Apart from conventional methods, intelligent methods provide a better performance, and the artificial intelligence overcomes drawbacks caused by methods such as Genetic Algorithms (GA) [29], Pattern Swarm Optimization (PSO) [30], fuzzy logic (FL) [31], Grey Wolf Optimization (GWO) [32], etc. However, the complexity of design and implementation matters.
The category of hybrid methods reflects the combination of two or more methods of the above-mentioned methods, and the combination increases the effectiveness of the models. Hybrid models such as P&O with multi-layer ANN [33], ANN with a variable step size of P&O [34], Genetic Algorithms, P&O with incremental conductance [34], Gravitational search algorithm with particle swam optimization, and many other algorithms have been proposed but each of them has complexity levels based on their applications. The effective application of algorithm tracking of the maximum power point and the solar panel efficiency can be improved [35].
Modern algorithms vary in their effectiveness, complexity of circuits, and convergence speed. For good results, traditional methods can be combined with alternative methods to track MPP under varying conditions [36][37][38]. The ease of implementation of P&O, and the accuracy and rapid recovery of the neural network cannot be ignored, so the combination of these methods helps to reduce uncertainties in the output response. Researchers compare a hybrid control that removes the uncertainties which are seen in P&O, INC, and other algorithms. With the use of the hybrid controller [39], the performance of solar panels is improved, and the combination present in the model removes the inaccurate responses and it gives a reliable performance in varying atmospheric conditions as well [40][41].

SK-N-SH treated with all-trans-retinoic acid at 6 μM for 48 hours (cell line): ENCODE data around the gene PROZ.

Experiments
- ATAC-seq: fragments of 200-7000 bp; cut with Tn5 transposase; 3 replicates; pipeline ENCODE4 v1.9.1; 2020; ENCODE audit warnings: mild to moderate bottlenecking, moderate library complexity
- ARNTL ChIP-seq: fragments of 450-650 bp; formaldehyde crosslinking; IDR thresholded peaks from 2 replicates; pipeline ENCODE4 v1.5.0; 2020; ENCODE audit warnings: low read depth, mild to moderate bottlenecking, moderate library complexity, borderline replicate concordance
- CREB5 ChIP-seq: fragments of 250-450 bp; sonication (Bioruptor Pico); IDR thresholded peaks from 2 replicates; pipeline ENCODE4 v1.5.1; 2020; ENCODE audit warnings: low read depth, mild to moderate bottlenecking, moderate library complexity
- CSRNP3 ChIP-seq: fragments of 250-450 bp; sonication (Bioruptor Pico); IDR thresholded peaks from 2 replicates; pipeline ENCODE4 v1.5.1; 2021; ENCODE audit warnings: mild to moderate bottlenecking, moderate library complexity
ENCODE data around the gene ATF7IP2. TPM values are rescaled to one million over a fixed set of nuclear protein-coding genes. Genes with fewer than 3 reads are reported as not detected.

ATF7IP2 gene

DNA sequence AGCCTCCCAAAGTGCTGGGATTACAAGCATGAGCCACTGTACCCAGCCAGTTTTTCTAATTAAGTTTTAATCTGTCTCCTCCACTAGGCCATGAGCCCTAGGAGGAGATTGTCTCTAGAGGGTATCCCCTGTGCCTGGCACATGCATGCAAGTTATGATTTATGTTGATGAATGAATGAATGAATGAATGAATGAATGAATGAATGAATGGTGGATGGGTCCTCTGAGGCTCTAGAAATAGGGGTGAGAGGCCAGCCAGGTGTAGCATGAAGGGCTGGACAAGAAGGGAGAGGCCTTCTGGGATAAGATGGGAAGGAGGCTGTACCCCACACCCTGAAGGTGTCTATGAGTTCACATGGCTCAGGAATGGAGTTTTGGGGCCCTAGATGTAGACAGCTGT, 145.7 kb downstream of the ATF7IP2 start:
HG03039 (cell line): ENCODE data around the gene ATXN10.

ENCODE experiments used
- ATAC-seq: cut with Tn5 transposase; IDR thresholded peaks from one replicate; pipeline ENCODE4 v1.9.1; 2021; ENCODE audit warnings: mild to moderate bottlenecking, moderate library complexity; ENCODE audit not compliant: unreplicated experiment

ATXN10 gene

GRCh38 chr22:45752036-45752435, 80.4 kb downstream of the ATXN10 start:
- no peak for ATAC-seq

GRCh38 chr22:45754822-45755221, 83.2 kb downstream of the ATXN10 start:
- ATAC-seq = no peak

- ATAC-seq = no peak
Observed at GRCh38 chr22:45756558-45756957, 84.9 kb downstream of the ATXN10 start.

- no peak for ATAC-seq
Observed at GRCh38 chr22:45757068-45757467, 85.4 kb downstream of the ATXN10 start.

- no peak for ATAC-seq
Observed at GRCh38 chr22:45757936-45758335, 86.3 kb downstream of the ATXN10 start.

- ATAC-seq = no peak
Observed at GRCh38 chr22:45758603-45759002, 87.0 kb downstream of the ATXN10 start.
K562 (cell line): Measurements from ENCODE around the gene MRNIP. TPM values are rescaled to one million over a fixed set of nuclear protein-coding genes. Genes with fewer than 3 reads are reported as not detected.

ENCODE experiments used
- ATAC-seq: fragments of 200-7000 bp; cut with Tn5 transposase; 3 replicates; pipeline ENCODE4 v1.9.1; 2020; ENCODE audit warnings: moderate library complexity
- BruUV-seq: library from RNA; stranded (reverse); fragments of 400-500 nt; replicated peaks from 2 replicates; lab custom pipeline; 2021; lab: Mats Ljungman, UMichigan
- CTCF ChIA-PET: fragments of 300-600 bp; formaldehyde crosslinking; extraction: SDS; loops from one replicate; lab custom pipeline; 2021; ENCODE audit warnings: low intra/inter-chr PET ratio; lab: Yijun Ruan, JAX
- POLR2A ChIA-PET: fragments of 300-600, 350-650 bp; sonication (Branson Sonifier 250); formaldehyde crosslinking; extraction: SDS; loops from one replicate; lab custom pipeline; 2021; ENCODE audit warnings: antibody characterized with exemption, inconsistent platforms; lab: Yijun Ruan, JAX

2. Modelling of a Photovoltaic Cell

A PV cell consists of a P-N semiconductor junction when it is exposed to light; it generates its equivalent electrical output. PV arrays comprise a series of/parallel combinations of solar cells. The electrical equivalent of a solar cell is shown in Figure 1. It is represented by a light-generated current source with a shunt diode D, along with parallel and series resistance.
Figure 1. Electrical equivalent of the solar cell.
The Shockley diode equation is used to calculate the characteristic electrical equation of a PV cell. It is written as
I = I ph I sat × [ exp q × V + R S × I nKT 1 ] V + R S × I R sh
where I = solar cell current, Iph = generated photocurrent, Isat = reverse saturation diode current, q = charge of electron = 1.60217 × 10−19 C, k = Boltzmann constant = 1.3807 × 10−23 J/k, n = diode’s ideality factor, T = cell temperature, Rs = series resistance, Rsh = shunt resistance.
The current Iph generated is directly proportionate to sun radiation, and the arrangement of series and parallel resistance shows the voltage losses when connected to external contacts and leakage current. Figure 2 and Figure 3 depict the module’s p-v curve for different values of irradiation and temperature.